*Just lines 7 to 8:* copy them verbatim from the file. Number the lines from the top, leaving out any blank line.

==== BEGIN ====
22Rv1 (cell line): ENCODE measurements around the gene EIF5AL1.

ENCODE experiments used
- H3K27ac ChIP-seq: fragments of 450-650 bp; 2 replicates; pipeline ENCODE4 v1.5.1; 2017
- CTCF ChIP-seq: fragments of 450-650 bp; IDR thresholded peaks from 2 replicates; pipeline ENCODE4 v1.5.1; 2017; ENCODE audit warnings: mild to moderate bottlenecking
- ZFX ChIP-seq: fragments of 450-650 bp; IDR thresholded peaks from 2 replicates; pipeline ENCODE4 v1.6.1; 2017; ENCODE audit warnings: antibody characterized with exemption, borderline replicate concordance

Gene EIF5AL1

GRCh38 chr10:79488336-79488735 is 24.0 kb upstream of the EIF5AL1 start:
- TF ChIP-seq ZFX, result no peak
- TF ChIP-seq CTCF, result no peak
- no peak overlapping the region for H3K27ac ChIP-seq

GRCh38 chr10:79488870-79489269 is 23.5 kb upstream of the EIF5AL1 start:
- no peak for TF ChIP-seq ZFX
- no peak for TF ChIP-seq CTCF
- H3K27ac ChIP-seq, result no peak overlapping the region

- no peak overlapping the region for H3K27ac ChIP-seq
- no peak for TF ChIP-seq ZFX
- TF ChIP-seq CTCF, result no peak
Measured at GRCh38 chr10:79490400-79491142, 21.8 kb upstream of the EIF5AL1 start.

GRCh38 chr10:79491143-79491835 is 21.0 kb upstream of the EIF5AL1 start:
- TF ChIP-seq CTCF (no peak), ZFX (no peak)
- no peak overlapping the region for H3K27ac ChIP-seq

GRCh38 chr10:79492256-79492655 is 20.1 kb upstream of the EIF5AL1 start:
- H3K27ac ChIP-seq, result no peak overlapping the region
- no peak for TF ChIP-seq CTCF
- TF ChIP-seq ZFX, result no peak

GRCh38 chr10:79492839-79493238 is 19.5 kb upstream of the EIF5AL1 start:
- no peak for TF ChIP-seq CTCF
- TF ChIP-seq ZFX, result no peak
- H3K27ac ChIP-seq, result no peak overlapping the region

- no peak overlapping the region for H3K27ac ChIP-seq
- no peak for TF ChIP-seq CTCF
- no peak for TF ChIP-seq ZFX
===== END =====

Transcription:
GRCh38 chr10:79488336-79488735 is 24.0 kb upstream of the EIF5AL1 start:
- TF ChIP-seq ZFX, result no peak